Kenyans have been urged to register to vote as the government rolls out the final mass voter registration before the August 9 General Election.
The desperate exercise kicked off on Monday 17th January 2022, amid a call for unregistered eligible voters to turn out and get listed.
The exercise set to conclude on February 9 was rolled out in all the 1,450 county wards across 290 constituencies.
Independent Electoral and Boundaries Commission’s (IEBC) Registration Officer for Kibra Constituency Beatrice Muli said the turn out on the first day was good and exuded confidence that more Kenyans will be registered.
“We are calling upon all Kenyans and Kibra residents at large to come out and register as voters. We are focusing more on they youth and we are urging them to come forward and be enlisted in the register. What they require to bring is just their original Identity Card or valid passport and of course present themselves in person,” Muli said.
Simson Karani, a newly registered voter, urged young people to register as voters saying they have the power to decide the kind of leaders that the country will have.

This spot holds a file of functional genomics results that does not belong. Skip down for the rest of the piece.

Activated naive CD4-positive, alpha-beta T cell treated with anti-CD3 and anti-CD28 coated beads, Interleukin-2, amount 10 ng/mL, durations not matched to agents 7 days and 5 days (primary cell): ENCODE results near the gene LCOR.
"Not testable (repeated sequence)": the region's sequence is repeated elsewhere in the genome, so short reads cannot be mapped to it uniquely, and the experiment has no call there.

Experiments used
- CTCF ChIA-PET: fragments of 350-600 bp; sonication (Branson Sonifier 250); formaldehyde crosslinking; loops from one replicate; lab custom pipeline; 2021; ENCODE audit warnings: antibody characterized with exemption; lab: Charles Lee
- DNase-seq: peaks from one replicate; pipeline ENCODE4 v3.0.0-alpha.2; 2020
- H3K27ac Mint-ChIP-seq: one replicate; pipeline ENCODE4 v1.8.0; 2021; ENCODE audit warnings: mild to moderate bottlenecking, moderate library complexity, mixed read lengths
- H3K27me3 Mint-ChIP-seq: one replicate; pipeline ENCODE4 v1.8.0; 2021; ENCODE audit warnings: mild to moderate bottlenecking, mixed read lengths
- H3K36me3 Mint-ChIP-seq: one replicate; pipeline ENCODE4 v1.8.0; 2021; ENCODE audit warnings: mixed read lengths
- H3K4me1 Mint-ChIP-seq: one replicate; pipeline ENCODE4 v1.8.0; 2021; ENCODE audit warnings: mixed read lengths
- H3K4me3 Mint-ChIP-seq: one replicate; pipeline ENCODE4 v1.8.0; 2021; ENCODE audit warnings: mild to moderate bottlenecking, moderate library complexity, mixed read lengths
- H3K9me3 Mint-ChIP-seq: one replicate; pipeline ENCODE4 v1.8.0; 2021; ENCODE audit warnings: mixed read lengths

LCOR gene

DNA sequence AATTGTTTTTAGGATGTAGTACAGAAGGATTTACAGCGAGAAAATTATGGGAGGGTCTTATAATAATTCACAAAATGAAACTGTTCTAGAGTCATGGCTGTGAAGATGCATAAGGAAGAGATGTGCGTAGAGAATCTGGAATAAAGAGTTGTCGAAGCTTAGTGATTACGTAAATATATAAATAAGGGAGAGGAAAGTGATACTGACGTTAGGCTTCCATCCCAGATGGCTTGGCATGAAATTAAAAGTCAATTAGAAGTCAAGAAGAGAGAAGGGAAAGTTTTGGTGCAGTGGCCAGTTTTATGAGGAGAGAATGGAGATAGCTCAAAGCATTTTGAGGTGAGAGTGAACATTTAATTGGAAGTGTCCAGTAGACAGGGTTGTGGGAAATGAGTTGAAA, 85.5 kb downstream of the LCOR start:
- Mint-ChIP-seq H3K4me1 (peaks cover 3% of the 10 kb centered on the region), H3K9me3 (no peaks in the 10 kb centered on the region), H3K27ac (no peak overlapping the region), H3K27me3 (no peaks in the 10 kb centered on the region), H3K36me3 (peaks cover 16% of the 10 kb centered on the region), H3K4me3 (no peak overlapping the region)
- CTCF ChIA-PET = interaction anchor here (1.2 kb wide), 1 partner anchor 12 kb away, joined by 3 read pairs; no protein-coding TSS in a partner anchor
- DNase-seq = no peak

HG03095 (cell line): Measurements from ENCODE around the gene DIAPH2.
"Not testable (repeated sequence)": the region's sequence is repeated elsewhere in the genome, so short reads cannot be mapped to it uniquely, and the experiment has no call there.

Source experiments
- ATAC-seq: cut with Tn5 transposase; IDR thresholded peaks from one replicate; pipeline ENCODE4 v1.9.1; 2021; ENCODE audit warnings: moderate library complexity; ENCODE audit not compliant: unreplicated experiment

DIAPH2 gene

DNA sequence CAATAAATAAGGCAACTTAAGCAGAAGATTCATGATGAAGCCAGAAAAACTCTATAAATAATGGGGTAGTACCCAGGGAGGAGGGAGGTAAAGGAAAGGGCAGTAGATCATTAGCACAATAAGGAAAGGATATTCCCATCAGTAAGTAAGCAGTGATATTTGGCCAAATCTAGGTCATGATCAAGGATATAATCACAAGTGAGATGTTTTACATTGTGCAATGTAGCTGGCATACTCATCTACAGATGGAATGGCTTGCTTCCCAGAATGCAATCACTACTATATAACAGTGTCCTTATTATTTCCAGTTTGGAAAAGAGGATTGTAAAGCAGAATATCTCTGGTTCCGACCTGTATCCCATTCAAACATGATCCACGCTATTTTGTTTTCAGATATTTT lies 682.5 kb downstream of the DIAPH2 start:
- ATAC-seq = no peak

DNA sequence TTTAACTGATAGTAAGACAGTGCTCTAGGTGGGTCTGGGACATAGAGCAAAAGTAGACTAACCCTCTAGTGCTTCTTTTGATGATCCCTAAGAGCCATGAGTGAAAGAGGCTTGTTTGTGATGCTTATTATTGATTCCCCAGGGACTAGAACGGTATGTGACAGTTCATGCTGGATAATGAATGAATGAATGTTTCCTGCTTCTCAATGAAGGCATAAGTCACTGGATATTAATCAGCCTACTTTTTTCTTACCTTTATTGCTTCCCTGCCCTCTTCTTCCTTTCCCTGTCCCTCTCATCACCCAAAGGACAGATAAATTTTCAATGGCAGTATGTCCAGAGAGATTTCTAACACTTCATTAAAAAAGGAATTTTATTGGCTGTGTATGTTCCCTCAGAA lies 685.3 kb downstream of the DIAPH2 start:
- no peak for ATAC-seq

“I have just taken my voters card and I am telling the youth that we have the power to change Kenya’s political landscape so let us all come out in large numbers and register as voters so that we don’t complain later that leaders were chosen on our behalf,” Karani said.
IEBC rolled out the second phase of the Enhanced Continuous Voter Registration after the Commission failed to meet its target of registering 4.5 million new voters having only reached 800,462 new voters in October 2021.
Commission Chairperson Wafula Chebukati had earlier said that mass listing for Kenyan citizens residing in the East African Community, United Kingdom, United States of America, Qatar, United Arab Emirates, South Sudan and Germany will begin on January 21 and end on February 6.
IEBC Vice-Chairperson Juliana Cherera stressed on the need for voter registration and the importance of youth’s peaceful participation in electoral processes both as voters and most importantly as candidates for various posts obtainable through election and or nomination.
Voter registration apathy is a growing concern particularly after the commission failed to meet its target in October.